Comprehensive Immigration Reform Unveiled

For Immediate Release


Claire O'Brien, (202) 675-2312;

Comprehensive Immigration Reform Unveiled

Bill Addresses Longstanding Problems in Immigration Enforcement Practices But Fails to Protect Workers and Same-Sex Couples

WASHINGTON - Congressman
Luis V. Gutierrez (D-IL), along with members of the Congressional
Hispanic Caucus, the Congressional Black Caucus, the Congressional
Asian Pacific American Caucus and the Congressional Progressive Caucus,
introduced late Tuesday HR 4321, The Comprehensive Immigration Reform
for America's Security and Prosperity Act of 2009 (CIR ASAP),
legislation that takes major strides toward repairing America's broken
immigration system. The American Civil Liberties Union strongly
supports responsible reforms to U.S. immigration policy and calls on
Congress to ensure that any legislation protects the civil rights,
civil liberties and human rights of everyone in the United States,
regardless of his or her immigration status.

ACLU applauds Rep. Gutierrez for introducing an historic bill that sets
forth critical reforms to the immigration detention, deportation and
enforcement system that comport with due process, the Constitution and
international human rights norms," said Joanne Lin, ACLU Legislative
Counsel. "This is the first comprehensive immigration reform bill that
aims to rectify some of the egregious immigration practices set in
place since 1996, including mandatory detention of immigrants for minor
crimes; delegation of immigration enforcement and verification to
states and localities, and denial of judicial review to immigrants
facing deportation and permanent separation from U.S. citizen family

CIR ASAP contains numerous provisions aimed at restoring due process in immigration enforcement actions. Such reforms would:

  • Suspend Operation Streamline pending review of the program's goals, impacts and cost-benefit analyses;
  • Require
    DHS to meet detention condition requirements to ensure adequate medical
    care and to avoid unnecessary detainee transfers;
  • Establish a strong presumption against detention of families with children and prohibit expedited removal of families;
  • Provide
    access to immigration counsel during enforcement actions and for
    disabled individuals unable to fully participate in deportation
  • Require
    timely notice and service of immigration charges, as well as timely
    bond hearings for people detained more than 48 hours;
  • Limit the use of immigration detainers to confirmed removable aliens;
  • Improve
    secure alternative to detention programs by establishing criteria to
    guide detention and release decisions, and ensuring immigration judge
    review of all detention decisions;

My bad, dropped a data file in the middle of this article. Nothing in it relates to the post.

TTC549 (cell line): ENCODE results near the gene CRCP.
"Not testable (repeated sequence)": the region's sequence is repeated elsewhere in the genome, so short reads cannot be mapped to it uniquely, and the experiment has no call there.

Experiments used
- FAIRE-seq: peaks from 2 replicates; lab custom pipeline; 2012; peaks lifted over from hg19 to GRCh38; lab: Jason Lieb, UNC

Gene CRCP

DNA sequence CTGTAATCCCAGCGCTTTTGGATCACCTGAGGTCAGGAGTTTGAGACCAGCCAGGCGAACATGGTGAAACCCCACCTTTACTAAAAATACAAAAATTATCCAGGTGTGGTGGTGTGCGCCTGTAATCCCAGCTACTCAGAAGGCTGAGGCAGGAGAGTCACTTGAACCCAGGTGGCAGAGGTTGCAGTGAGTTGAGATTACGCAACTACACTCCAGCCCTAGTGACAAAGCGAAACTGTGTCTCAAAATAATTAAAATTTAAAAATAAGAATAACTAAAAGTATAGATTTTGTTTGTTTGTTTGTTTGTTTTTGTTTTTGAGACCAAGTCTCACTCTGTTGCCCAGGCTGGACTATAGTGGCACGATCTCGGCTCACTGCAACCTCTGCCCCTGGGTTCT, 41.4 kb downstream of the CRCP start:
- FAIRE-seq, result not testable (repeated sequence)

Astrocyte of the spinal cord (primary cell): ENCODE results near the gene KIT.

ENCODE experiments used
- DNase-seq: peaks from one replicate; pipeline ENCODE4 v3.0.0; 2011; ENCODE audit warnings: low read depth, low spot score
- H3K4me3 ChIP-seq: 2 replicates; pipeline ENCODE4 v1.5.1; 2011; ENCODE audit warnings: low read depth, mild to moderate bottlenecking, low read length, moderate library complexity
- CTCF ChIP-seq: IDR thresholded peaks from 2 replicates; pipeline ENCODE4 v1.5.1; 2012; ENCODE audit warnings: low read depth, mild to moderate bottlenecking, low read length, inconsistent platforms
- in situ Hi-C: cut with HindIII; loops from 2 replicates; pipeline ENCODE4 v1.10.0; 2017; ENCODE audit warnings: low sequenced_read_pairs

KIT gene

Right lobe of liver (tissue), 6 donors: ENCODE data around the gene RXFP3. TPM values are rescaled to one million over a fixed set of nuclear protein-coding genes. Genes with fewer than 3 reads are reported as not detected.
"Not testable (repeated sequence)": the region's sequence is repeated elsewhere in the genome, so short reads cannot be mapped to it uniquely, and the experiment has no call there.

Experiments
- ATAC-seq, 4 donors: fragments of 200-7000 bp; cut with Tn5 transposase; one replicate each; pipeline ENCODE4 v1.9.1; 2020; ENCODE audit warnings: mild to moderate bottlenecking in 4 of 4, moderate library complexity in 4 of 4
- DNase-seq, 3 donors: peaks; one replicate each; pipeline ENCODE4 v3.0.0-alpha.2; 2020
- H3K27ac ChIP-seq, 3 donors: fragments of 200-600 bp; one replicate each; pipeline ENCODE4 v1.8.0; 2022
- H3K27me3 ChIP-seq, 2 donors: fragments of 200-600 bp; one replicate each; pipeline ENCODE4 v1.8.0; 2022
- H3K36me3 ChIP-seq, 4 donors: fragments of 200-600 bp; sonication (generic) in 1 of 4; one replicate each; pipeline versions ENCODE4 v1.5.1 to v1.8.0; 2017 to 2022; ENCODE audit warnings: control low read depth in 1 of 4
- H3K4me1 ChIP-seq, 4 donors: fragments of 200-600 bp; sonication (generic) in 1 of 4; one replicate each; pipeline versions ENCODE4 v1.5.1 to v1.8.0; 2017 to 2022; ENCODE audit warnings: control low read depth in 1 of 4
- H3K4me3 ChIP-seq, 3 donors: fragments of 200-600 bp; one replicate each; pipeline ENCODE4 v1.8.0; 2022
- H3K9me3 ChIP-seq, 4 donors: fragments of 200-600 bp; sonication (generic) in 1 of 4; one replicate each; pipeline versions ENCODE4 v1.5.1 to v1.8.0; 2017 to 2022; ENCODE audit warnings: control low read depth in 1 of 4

• Pre-empt any state or local law that discriminates against people based on immigration status;
  • Repeal
    the fundamentally flawed 287(g) program and clarify that immigration
    enforcement authority belongs exclusively to the federal government;
  • Restore
    federal jurisdiction of immigration decisions and practices, thereby
    restoring the historic role that federal courts have long played in
    checking federal agency conduct.

despite the many positive reforms included in CIR ASAP, the bill falls
short of being "comprehensive," as it fails to include immigration
parity provisions that would allow gay U.S. citizens and permanent
residents to sponsor their permanent partners for permanent residency,
an immigration right that heterosexual spouses have long enjoyed.
Without these immigration parity protections, immigrant families in the
U.S., including many with U.S. citizen children, will continue to be
torn asunder.

ASAP also includes invasive electronic employment verification which,
if implemented, would require employers to use error filled government
databases to confirm work authorization for every American. The system
would also require the storage of more personal information about
workers and increase the risk of data breaches and identity theft.  

we are encouraged by the willingness of congressional leaders to tackle
immigration reform, we are disappointed in the inclusion of electronic
employment verification and we urge lawmakers to remove any language
that creates such a system," said Christopher Calabrese, ACLU Policy
Legislative Counsel. "Errors in electronic employment verification are
significant barriers to employment and violate the rights of innocent
workers. The U.S. Chamber of Commerce also estimates they will cost
employers and society billions. In this current economic climate, the
last thing we need is higher business costs or another hurdle standing
between a worker and a job. While we support the efforts of leaders in
the House and Senate to bring real reforms to the immigration system,
Americans should not be expected to trade away their privacy rights as
payment for these reforms."

ACLU commends Rep. Gutierrez for introducing this historic CIR bill and
urges the Senate to adopt many of the bill's immigration enforcement
reform provisions when the Senate takes up CIR early next year. The
ACLU further urges that any Senate CIR bill be truly "comprehensive" by
ensuring immigration parity for all American families, whether they
involve heterosexual or same-sex permanent partners.

To see the ACLU's statement on the necessary elements of meaningful immigration reform, see:

To see a summary of CIR ASAP, see:


The American Civil Liberties Union (ACLU) conserves America's original civic values working in courts, legislatures and communities to defend and preserve the individual rights and liberties guaranteed to every person in the United States by the Constitution and the Bill of Rights.

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